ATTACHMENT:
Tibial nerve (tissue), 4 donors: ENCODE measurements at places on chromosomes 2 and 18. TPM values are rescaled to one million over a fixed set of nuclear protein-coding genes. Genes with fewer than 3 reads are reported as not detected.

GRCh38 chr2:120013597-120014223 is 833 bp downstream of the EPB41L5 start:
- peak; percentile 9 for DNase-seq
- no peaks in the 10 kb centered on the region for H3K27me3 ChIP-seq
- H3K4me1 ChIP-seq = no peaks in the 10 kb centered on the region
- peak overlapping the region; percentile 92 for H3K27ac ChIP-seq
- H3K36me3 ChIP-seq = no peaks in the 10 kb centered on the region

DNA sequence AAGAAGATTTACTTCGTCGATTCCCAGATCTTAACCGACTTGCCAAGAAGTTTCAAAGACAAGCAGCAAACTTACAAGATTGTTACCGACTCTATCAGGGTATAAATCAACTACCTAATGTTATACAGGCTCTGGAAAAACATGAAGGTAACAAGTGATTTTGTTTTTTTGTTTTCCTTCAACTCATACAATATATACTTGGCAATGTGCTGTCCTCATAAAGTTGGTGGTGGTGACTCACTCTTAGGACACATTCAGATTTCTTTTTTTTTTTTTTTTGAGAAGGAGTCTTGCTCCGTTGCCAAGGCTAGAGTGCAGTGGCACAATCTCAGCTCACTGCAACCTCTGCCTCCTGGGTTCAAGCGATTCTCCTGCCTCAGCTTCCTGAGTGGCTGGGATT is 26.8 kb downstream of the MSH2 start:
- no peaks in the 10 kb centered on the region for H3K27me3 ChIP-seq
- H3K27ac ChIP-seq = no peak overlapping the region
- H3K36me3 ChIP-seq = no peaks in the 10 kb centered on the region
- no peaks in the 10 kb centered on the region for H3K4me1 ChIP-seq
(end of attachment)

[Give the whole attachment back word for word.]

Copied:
Tibial nerve (tissue), 4 donors: ENCODE measurements at places on chromosomes 2 and 18. TPM values are rescaled to one million over a fixed set of nuclear protein-coding genes. Genes with fewer than 3 reads are reported as not detected.

GRCh38 chr2:120013597-120014223 is 833 bp downstream of the EPB41L5 start:
- peak; percentile 9 for DNase-seq
- no peaks in the 10 kb centered on the region for H3K27me3 ChIP-seq
- H3K4me1 ChIP-seq = no peaks in the 10 kb centered on the region
- peak overlapping the region; percentile 92 for H3K27ac ChIP-seq
- H3K36me3 ChIP-seq = no peaks in the 10 kb centered on the region

DNA sequence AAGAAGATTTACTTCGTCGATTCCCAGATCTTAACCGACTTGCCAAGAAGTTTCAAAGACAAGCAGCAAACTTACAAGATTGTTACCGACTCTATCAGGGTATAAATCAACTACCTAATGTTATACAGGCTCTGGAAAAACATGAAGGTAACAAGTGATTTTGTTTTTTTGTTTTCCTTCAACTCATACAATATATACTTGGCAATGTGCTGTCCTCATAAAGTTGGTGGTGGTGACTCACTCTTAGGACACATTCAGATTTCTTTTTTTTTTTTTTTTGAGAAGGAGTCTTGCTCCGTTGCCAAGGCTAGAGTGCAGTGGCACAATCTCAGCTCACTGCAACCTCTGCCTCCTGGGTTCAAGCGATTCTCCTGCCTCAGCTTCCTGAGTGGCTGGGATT is 26.8 kb downstream of the MSH2 start:
- no peaks in the 10 kb centered on the region for H3K27me3 ChIP-seq
- H3K27ac ChIP-seq = no peak overlapping the region
- H3K36me3 ChIP-seq = no peaks in the 10 kb centered on the region
- no peaks in the 10 kb centered on the region for H3K4me1 ChIP-seq